It is an operation where the cutting tool rotates. When the milling tool comes into contact with the workpiece, it removes chips from it.

Milling operations include:

  • End milling
  • Chamfer milling
  • Face milling
  • Drilling, boring, tapping, etc.

It is a very universal manufacturing method with great accuracy and tolerances. Milling works on a wide variety of materials and is also very quick. The ability to make a wide range of complex parts is a huge asset.

The disadvantages include a large amount of waste, the need for a variety of tools, and high equipment costs.

2. CNC Drilling

Drilling is a machining process that uses multipoint drill bits to create cylindrical holes in the workpiece.

In CNC drilling, the CNC machine normally feeds the rotating drill bit perpendicular to the plane of the workpiece surface, creating vertically oriented holes with diameters that match the diameter of the drill bit used for the drilling process.

However, angular drilling operations can also be performed using special machine configurations and workpiece holding fixtures. The operational capabilities of the drilling process include counter drilling, countersinking, reaming, and tapping.

3. CNC Turning

While the two are often just referred to as CNC machining, turning and milling have significant differences. Turning is pretty much the opposite of milling. This means that the workpiece rotates instead of the cutting tool.

CNC turning is commonly used to manufacture shafts, for example. The tool is brought against the rotating workpiece in order to cut off metal parts, known as chips or swarf. It is possible to achieve high accuracy for a suitable kind of limit values and adjustment systems.

Turning is possible on the outside of a cylinder or on the inside. The latter operation is called boring.

Machining OperationCharacteristics
DrillingEmploys rotating multi-point drill bits Drill bit fed perpendicular or angularly to workpiece Produces cylindrical holes in a workpiece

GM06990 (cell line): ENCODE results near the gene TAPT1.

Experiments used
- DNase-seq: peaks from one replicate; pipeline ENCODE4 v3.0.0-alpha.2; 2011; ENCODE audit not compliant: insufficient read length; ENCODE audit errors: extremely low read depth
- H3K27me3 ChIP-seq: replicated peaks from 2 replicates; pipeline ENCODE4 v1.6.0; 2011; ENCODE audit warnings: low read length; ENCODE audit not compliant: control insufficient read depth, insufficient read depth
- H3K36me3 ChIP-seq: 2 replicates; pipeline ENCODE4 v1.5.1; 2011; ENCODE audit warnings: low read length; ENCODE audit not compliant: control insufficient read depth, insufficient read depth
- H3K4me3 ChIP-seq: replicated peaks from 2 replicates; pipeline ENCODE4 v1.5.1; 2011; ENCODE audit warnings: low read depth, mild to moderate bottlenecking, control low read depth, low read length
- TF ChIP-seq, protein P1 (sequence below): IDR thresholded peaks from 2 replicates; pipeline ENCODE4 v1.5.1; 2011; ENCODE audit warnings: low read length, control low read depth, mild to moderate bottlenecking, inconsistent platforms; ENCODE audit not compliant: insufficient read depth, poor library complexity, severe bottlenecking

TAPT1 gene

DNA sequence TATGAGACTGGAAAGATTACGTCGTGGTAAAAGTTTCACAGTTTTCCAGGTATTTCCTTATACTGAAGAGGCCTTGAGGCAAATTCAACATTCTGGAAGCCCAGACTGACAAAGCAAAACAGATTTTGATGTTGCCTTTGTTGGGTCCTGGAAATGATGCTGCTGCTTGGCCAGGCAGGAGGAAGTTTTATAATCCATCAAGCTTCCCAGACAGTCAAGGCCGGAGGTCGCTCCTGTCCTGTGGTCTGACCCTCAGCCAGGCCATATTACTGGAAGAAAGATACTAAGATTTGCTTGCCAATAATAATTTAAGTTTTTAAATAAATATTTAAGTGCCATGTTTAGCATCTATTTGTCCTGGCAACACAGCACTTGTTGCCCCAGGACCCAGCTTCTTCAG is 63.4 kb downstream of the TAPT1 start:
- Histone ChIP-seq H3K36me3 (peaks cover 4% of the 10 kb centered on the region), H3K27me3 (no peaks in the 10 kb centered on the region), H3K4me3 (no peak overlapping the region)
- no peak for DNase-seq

MillingEmploys rotating multipoint cutting tools Workpiece fed in the same direction as cutting tool rotation Removes material from workpiece Produces a broader range of shapes
TurningEmploys single-point cutting tools Rotates workpiece Cutting tool fed along the surface of the workpiece Removes material from the workpiece Produces round or cylindrical parts

4. CNC Grinding

CNC grinders use a rotating grinding wheel to remove material. The aim is to give a metal part a high-precision finish.

The surface quality that can be achieved is very high. Hence, it is used as a finishing operation rather than making the final piece from raw materials.

5. CNC Routing

CNC routers are seemingly similar to CNC milling machines. Again, the rotating piece is the cutting head. The main difference lies in the materials suitable for cutting.

Routers are perfect for cutting softer materials (not metals) that do not require very high accuracy. The reason for this is the lower output power.

At the same time, routers are faster. This allows you to manufacture the parts in less time.

What Can CNC Machining Make?

Seemingly, CNC machining has no limitations. It is suitable for a wide range of materials, including different types of metal, plastics, foam, composites, and wood. 3-axis milling machines are able to produce most of the more basic geometric shapes. For more complex parts, multi-axis milling centers are available.

For example, a 5-axis CNC milling center can help out. While the more common 3-axis one has 3 linear axes of movement, 5-axis machines can also rotate the cutting head and the machine bed. This significantly improves the flexibility but also increases the cost.

Even though CNC is a lot quicker, manual machining still has its place in the industry. Especially for low-volume rapid prototyping. But CNC machining still prevails in the sector when high accuracy is necessary. This is the reason why so many industries take advantage of it, including:

  • Aerospace
  • Electrical
  • Defence
  • Mining
  • Industrial machinery
  • Food & beverage
  • Clothing
  • Automotive
  • Product design, etc.

All in all, CNC machining has cemented its place in the manufacturing sector as a reliable and useful way of producing parts. At the same time, CNC machining cost may often be a little bit higher compared to other fabrication methods.